Inmarsat’s I-5 F1 satellite was launched into space from Baikonur in Kazakhstan on Sunday. (Reuters)
Inmarsat’s I-5 F1 satellite was launched into space from Baikonur in Kazakhstan on Sunday. (Reuters)

British satellite telecommunications company Inmarsat has launched an ambitious new commercial space project as part of a new global telecommunications network for on-the-move customers.

The London-based firm launched its I-5 F1 satellite from Baikonur in Kazakhstan on Sunday at 12:12 GMT.

The 6.1-tonne satellite, which was built by Boeing, will manoeuvre itself into orbit with its own in-built electric propulsion system.

After an expected 15-hour flight, I-5 F1 will eventually move itself into a stationary position 63 degrees east and around 36,000km above the Indian Ocean.

Inmarsat plans to launch up to three further spacecraft in its Ka-band Global Xpress system, as it continues to consolidate its position in the Mobile Satellite Services market.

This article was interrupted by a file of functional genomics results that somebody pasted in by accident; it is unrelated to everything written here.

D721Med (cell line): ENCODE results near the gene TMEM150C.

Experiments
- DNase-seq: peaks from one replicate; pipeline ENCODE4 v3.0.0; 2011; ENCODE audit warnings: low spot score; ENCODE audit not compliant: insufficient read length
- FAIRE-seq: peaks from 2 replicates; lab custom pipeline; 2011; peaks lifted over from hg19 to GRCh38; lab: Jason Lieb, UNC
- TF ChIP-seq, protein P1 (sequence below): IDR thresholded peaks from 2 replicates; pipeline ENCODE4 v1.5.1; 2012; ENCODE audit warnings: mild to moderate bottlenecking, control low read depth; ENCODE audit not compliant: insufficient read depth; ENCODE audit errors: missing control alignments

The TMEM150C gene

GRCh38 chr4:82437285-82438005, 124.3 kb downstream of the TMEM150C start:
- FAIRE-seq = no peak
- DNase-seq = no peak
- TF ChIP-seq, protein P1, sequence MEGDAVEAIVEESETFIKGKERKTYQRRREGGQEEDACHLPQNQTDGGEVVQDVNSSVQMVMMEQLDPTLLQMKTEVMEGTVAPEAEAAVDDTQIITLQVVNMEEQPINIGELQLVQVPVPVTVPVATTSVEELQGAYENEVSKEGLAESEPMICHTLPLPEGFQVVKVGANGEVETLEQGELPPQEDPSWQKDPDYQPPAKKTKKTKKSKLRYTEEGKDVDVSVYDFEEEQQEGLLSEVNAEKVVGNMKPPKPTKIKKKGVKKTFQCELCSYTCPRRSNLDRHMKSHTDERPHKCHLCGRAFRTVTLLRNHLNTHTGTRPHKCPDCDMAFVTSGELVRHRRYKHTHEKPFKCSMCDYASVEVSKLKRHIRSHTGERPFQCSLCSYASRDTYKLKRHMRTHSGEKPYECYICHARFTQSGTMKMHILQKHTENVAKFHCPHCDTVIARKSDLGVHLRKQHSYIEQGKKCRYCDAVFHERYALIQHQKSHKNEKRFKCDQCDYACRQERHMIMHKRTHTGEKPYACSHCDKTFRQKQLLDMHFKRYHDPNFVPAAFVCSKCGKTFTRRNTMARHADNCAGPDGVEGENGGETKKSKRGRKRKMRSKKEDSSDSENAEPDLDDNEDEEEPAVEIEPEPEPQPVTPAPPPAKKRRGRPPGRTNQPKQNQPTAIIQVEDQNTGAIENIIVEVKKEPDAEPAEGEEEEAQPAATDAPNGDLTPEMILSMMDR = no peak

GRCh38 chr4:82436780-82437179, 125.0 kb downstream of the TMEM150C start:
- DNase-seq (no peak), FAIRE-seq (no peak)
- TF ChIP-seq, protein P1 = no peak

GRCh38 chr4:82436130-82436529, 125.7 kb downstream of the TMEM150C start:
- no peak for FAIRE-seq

Customers can use Inmarsat's services to make phone calls or transfer audio-visual material or simple data.

The company principally serves the shipping industry but also caters for companies or private individuals that need connectivity away from a fixed line. Inmarsat already offers airlines mobile connectivity, which allows them to offer passengers on-board wi-fi internet connections.

Ruy Pinto, Inmarsat's chief technical officer, told BBC News: "When we started thinking about this project five years ago, we'd come to the conclusion that you could not grow much further the L-band franchise - not in terms of revenue, but in terms of capacity.

"We have hit the limits of all-you-can-eat high-data-rate packages in L-band; there simply isn't enough spectrum. Ka is the natural next step to deliver the types of packages our customers want."

Three satellites, separated from each other by around 120 degrees, are needed to complete Inmarsat's Global Xpress network. The I-5 F2 and F3 models will be launched next year and the company is considering buying a fourth spacecraft from Boeing as a back-up.